Meet the Brewer-Iron Horse Brewery
Greg Parker: Self-described as the Chief Bosshole, Iron Horse Brewing of Ellensburg, Washington.
Hometown: Born in Bremerton, raised in Silverdale, a proud, third-generation Washingtonian.
Favorite Beer: Greg fondly remembers a beer he brewed back when he was a homebrewer. It was an English Pale Ale, brewed using Burton yeast. “It was so flavorful,” he says. “Fruity esters for days, yet very subtle and nuanced. No punches to the face, just so tasty that I couldn’t stop drinking it and never wanted to.”
Brewing Pedigree: Mostly, Greg is self-taught. He started out by brewing 31 batches of homebrew over the course of 18 months. He also did lots of reading (forums and books) and now he’s brewed a whole bunch of commercial batches. “Ultimately, I’m not qualified to be a head brewer,” he is quick to point out. “That’s why I’m the Chief Bosshole, not the Head Brewer.”
Beyond the Beer: Greg is a smart guy with a dry, intelligent and often subtle brand of humor programmed into his DNA. He also has entrepreneurship and business acumen hardwired into his genes. Whereas many people might describe themselves as skiers, rock climbers, guitar players, or aficionados of some other mundane hobby, Greg says that he’s an enthusiastic fan of new organizational models based on self-management and self-organization.
Greg suggests that anyone reading this, who is also in charge of an organization that wants to move past the hierarchical model, should read Reinventing Organizations by Frederic Laloux. “It has clearly defined why I’ve always been uncomfortable with the top-down, ‘I am the boss and I have all the wrong answers’ model of organizations.”
Iron Horse Brewing, according to Greg, is carefully moving toward the self-management model. “We would be moving more quickly if it were up to me, but once you understand self-management and self-organization you realize that having the Chief Bosshole push a big change initiative is exactly what not to do.”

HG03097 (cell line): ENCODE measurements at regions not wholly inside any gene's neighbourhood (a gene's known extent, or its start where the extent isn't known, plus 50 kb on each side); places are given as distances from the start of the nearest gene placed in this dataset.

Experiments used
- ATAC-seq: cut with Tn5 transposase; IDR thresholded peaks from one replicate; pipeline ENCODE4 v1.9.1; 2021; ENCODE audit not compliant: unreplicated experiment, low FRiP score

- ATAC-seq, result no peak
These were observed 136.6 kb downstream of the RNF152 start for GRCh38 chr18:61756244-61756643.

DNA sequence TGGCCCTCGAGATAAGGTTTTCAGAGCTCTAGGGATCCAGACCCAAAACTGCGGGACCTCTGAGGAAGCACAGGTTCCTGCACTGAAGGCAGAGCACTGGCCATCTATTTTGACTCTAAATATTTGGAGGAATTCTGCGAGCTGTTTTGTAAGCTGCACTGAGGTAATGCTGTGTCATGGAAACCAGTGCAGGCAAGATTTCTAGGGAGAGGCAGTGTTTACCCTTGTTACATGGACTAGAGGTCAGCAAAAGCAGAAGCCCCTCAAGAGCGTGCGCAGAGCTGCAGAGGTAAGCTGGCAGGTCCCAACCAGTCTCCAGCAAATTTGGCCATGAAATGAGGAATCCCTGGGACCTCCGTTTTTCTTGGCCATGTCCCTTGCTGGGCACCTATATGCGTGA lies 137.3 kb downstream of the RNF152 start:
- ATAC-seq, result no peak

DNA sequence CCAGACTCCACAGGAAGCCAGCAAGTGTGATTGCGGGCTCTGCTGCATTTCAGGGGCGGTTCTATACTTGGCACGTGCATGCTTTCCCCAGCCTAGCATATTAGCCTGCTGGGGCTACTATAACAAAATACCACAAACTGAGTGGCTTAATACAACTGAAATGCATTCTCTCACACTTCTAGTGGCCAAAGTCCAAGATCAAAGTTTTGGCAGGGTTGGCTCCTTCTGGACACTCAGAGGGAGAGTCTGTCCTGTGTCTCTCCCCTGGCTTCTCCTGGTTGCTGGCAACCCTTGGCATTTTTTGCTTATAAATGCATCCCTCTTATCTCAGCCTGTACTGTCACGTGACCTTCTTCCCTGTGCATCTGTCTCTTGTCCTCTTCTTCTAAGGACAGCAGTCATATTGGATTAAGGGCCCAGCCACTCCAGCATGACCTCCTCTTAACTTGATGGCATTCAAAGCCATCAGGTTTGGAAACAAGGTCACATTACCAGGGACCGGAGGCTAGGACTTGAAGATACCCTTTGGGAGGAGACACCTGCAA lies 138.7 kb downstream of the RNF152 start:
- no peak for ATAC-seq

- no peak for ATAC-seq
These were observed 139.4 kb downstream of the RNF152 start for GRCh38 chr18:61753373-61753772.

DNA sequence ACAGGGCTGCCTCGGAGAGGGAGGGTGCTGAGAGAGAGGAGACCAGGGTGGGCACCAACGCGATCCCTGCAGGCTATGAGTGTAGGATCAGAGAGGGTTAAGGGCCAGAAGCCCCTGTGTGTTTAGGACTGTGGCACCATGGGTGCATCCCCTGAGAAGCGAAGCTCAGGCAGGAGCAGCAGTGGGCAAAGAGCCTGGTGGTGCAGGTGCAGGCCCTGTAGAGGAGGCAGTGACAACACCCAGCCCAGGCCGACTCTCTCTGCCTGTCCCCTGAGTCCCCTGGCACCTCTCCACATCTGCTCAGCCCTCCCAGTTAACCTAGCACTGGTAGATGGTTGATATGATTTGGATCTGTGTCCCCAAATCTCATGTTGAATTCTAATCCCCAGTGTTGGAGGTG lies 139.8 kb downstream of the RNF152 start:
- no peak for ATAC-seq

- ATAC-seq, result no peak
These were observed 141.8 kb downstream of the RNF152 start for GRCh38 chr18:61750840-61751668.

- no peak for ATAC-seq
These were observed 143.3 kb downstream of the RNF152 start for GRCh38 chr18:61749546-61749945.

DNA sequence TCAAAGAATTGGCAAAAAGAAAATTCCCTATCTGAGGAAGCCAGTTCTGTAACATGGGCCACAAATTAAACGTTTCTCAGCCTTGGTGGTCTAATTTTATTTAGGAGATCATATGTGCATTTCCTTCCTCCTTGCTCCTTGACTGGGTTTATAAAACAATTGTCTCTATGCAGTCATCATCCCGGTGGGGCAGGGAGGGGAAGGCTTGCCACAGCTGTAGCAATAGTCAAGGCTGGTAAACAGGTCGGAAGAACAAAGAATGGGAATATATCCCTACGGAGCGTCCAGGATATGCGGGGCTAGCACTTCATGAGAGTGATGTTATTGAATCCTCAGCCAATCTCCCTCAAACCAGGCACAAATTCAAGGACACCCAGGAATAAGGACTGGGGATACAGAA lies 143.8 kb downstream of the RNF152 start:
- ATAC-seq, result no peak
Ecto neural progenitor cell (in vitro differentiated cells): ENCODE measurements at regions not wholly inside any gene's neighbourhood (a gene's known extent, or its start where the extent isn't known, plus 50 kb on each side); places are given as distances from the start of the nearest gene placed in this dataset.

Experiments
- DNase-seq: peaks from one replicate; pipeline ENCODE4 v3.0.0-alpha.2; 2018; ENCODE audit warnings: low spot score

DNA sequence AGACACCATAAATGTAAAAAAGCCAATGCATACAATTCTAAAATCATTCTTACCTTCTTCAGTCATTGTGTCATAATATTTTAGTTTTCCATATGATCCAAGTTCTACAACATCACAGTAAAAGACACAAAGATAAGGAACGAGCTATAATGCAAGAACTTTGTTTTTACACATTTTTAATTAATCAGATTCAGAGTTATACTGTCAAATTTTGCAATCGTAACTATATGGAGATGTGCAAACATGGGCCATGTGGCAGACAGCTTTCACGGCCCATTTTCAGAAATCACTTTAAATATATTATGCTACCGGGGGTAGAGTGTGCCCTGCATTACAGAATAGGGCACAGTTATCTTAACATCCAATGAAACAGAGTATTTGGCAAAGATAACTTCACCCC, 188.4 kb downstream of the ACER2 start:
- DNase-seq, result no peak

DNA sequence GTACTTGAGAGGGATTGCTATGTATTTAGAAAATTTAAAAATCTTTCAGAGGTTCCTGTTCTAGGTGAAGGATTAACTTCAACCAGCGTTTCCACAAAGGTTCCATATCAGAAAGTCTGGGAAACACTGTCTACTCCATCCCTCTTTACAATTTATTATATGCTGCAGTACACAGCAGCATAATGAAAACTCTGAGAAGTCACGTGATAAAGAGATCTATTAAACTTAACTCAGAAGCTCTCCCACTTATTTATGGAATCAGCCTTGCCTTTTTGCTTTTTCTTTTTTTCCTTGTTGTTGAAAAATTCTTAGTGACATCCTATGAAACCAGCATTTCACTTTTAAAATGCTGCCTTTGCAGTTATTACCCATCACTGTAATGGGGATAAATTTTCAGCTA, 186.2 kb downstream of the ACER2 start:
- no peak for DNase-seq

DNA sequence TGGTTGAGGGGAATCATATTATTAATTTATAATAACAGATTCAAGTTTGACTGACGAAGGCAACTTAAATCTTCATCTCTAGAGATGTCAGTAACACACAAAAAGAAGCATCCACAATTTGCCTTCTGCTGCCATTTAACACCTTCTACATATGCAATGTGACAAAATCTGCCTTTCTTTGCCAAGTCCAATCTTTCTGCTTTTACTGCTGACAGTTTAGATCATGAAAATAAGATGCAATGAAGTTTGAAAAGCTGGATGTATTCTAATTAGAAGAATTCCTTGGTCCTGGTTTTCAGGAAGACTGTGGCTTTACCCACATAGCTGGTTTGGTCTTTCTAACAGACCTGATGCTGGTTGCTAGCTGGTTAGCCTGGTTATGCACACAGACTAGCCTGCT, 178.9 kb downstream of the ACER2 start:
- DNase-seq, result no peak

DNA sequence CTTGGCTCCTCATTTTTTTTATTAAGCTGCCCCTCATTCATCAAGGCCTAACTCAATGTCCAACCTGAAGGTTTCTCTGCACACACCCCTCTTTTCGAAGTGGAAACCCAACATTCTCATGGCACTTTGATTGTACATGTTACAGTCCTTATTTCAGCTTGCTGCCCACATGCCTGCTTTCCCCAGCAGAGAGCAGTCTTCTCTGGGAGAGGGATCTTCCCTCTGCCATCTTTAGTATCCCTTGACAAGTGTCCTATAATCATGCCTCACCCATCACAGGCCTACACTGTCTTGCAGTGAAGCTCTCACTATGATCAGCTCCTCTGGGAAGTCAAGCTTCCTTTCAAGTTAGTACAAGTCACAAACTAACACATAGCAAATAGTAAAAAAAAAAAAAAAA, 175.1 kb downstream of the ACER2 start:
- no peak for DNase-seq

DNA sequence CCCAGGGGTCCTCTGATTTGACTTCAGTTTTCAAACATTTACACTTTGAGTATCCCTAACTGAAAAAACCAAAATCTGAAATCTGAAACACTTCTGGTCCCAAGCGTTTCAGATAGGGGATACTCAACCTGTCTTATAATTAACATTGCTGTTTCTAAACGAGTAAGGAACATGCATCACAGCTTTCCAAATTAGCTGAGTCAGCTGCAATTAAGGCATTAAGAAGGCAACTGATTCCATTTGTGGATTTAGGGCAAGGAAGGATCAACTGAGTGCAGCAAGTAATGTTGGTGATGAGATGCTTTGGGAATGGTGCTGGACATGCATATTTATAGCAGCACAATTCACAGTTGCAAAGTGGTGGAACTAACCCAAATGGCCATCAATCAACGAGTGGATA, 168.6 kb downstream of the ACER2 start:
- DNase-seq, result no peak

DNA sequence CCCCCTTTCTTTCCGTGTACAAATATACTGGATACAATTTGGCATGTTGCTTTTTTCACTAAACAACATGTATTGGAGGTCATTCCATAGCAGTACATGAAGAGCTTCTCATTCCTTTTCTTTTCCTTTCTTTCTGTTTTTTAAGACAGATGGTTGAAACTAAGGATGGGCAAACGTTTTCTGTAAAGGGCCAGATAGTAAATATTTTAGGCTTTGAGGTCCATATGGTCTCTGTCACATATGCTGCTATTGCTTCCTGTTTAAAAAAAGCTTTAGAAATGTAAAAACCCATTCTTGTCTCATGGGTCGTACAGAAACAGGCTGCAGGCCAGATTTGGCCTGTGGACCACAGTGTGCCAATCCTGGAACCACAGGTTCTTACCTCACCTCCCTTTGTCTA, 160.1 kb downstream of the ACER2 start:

His Story: Greg says that, on the most basic level, he’s gotten to where he is today because he was fortunate and was born in the USA to attentive and thoughtful parents and a society that provides a lot of support and opportunity. In his own words, “Luck, privilege and hard work, which I wouldn’t have known if it weren’t for my parents, is the three-word story of Greg and Iron Horse Brewery.”
He spent a fair portion of his early adulthood trying to find direction, unsure of what he was supposed to do with his life and unsure of his ultimate purpose. “I figured out pretty early that it wasn’t auto parts,” he says, noting that his father was in that business.
After some soul searching, he planned to go back to college and get a degree in Land Rehabilitation. While waiting for that plan to come to fruition, he began homebrewing.
“I was hooked. The creative process that leads to the finest beverage in existence was absolutely addicting,” says Greg. “I also grew up in a small business family so my personal traits are more in line with entrepreneurship than working on government contracts, or in large groups to meet compliance standards, or who knows where else that path might have led me.”
Once he’d been bit by the brewing bug, it was all over and the rest of the story just needed to be written. He started looking for opportunities and opened conversations with his father about owning a brewery.
“He’s a business man at heart. He wants to play the game of real-life monopoly and, shame on me, I took advantage of that and my personal relationship with him to help turn a decent chunk of his retirement into a brewery purchase.”
In September 2006 they came across a listing for a brewery that was for sale. They entered into a one-year partnership with Jim Quilter, who owned and operated Iron Horse Brewery at the time. In 2007 the partnership part of the deal ended and they became the sole owners of Iron Horse Brewery.